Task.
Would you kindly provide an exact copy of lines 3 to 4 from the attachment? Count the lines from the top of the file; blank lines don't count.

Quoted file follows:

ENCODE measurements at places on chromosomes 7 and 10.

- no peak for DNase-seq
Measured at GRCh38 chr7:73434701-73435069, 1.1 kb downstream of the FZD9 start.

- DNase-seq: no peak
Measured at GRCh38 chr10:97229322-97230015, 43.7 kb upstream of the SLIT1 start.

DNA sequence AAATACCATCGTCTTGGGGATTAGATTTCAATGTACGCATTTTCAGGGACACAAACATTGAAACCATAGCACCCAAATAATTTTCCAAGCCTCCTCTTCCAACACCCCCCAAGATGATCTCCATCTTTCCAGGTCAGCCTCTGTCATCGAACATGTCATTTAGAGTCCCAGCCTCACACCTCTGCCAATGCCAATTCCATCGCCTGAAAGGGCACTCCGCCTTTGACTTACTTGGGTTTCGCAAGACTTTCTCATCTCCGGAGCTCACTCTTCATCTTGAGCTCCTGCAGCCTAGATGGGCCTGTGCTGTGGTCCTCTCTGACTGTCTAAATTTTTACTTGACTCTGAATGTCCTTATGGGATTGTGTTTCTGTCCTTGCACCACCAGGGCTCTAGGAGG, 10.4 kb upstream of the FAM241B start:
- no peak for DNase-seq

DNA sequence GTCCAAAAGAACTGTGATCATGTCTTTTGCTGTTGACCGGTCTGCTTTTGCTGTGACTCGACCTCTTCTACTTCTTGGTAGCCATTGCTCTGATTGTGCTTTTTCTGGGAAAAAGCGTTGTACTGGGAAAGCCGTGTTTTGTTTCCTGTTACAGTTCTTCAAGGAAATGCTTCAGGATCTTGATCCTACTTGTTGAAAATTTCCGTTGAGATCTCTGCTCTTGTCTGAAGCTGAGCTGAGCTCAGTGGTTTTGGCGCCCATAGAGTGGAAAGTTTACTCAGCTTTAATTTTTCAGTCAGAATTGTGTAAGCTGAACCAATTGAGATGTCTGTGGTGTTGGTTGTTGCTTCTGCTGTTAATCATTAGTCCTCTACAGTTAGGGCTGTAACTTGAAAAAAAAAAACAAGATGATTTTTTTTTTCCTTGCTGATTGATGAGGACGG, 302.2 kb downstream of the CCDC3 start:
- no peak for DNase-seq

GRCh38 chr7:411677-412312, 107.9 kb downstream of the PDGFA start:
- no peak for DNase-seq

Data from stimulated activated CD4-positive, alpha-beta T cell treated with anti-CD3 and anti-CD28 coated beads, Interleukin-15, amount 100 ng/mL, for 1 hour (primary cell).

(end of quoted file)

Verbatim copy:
Measured at GRCh38 chr7:73434701-73435069, 1.1 kb downstream of the FZD9 start.

- DNase-seq: no peak